[Content Note: discussion of sexual trauma]
Hi lovely! This is a tough and important topic. Thank you so much for reaching out. To ensure that I’m answering your question as clearly as possible, let’s make sure we’re speaking the same language. I’m going to use the word “trauma” as a catch-all for molestation, sexual abuse, and sexual assault; and I’m going to define “hypersexuality” as any type of compulsive sexual behavior. I’m not coming at this from a clinical or diagnostic perspective, nor do I believe in an addiction model for sexuality. (People can develop compulsive behavior around sex, relationships, and pornography, but I think that calling it an addiction is more harmful than helpful in addressing the behavior. Your mileage may vary.)
So, is there a link between the two? There can be. Humans respond to sexual trauma in a variety of ways. Some folks experience PTSD, often expressed through symptoms like flashbacks, hypervigilance, nightmares, anxiety, guilt or isolation. Trauma can absolutely lead to self-destructive behavior, whether that is substance abuse, self-harm, or unsafe sex. But just as some survivors will seek out sexual experiences to numb themselves from their trauma, others will avoid sex altogether, or find that their sex lives are not affected in any meaningful way. There is no way to determine how our bodies and minds will respond to traumatic experiences, just as there is no right or wrong way to react in the moment. Trauma usually elicits a fight, flight, or freeze response, but which one of those your body chooses is outside of your control.
What I want to make sure we don’t do is confuse hypersexuality with high libido, or assume a causal relationship between sexual trauma and an interest in unconventional sexual activities, like kink, sex work, or group sex. Women, especially in heterosexual relationships, are often assumed to have lower sex drives than their partners. When that’s not the case, uninformed partners and friends might try to determine why: “Is she acting out?” “Was she abused?” This line of questioning is inherently sex-negative and shaming. Remember Dr. Drew? One of my biggest complaints about his “work” on Loveline (and I have many) is that he would immediately go to molestation as a way to explain a woman’s sexual behavior. A twenty-something woman would call in and ask about threesomes, and he would counter with “who touched you when you were a kid?” This accusatory manner is harmful both to survivors and sexually adventurous folks, because it implies that someone would only be interested in a certain activity because of something that happened to them outside of their control.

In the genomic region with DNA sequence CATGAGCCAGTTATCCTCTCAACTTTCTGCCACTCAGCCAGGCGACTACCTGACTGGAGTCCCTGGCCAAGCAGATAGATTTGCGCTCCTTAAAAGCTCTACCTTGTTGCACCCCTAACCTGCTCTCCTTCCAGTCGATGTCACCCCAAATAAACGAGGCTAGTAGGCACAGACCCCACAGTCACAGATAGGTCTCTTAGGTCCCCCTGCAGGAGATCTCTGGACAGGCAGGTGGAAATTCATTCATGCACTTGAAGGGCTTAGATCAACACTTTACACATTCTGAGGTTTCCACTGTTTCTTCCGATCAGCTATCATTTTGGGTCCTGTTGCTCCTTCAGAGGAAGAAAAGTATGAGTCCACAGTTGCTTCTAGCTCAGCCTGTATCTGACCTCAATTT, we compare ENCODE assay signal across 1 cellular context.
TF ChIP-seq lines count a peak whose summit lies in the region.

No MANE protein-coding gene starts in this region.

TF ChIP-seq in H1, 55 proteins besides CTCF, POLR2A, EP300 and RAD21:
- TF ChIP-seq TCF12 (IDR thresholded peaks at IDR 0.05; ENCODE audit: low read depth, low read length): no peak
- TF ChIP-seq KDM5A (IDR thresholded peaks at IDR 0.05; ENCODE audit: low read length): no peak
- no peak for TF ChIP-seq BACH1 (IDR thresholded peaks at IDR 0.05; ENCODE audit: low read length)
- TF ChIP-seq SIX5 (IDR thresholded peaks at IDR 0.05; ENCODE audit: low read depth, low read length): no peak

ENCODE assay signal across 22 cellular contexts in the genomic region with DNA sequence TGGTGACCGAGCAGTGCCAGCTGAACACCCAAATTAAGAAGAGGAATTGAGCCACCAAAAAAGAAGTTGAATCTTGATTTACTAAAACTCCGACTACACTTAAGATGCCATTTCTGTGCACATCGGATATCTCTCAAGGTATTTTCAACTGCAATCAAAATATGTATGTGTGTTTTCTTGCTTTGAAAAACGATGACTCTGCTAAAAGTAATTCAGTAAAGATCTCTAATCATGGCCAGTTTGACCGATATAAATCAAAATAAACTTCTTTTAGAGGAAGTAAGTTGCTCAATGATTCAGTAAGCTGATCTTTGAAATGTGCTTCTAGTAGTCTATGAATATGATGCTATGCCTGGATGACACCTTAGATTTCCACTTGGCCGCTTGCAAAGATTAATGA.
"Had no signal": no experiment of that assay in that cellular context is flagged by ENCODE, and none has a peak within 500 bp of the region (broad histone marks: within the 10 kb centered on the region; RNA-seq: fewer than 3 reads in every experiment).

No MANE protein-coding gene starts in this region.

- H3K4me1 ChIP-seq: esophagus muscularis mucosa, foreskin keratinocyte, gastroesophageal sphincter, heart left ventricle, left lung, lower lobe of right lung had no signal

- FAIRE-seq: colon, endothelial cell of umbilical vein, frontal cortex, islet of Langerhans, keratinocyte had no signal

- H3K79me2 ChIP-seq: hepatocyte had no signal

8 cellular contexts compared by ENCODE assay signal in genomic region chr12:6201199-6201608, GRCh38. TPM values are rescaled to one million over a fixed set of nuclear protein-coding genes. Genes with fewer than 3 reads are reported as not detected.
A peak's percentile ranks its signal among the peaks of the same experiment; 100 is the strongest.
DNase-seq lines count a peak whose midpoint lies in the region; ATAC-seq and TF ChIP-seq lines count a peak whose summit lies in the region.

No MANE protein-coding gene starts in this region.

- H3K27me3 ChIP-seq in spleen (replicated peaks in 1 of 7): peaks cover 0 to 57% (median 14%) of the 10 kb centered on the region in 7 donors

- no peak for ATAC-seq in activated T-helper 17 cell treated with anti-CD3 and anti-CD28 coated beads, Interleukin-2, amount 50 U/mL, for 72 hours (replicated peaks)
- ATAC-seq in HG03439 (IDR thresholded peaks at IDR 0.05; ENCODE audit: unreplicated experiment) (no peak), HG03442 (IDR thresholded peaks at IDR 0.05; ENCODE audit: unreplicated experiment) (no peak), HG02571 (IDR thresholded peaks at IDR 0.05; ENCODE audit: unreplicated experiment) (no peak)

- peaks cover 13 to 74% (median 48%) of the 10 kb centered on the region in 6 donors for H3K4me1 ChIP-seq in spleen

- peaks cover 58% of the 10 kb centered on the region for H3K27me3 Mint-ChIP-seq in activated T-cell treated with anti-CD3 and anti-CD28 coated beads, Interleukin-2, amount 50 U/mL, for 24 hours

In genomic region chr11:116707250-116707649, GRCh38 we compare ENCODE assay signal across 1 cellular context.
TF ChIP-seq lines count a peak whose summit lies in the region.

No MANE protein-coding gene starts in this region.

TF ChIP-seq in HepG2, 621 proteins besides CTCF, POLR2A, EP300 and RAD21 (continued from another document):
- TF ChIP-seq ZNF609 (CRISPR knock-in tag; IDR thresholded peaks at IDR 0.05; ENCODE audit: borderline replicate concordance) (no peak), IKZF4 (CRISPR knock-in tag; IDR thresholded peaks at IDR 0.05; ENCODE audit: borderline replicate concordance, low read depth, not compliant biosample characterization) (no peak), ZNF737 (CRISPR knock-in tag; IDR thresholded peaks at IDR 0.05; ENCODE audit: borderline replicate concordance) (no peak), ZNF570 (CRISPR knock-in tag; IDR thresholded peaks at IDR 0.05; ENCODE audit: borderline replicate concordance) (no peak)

So what about, for example, a rape survivor with a rape fantasy? Is there a correlation there? Maybe. Sex can be a lot of things, and it’s important to recognize that for some folks, it can be an immensely healing experience. Kink, especially, can be a way for trauma survivors to work through past experiences in a safe space. Sexual trauma often represents a loss of power or control, so finding a way to reclaim one’s erotic power or to give up control in a consensual way can be an amazing step in recovery.
Finally, a note on statistics: 64% of trans folks, one in six women, and one in 33 men will experience sexual assault in their lifetimes. So part of the reason there might seem to be a correlation between sexual trauma and hypersexuality, or sexual trauma and kink, or sex work, or any other sexual behavior is that sexual trauma is so pervasive. It’s important to remember that correlation does not equal causation, and that the best way to understand someone’s sexual history is to listen with an open heart.
If you or someone you know has experienced sexual assault, you can call the confidential National Sexual Assault Hotline anytime, at 800-656-HOPE, or visit https://www.rainn.org/.
Looking for a sex coach? Visit Leigh’s Coaching Website Your Sexual Revolution
Like Leigh’s content? Wanna buy her a coffee to say thanks? Just click the button below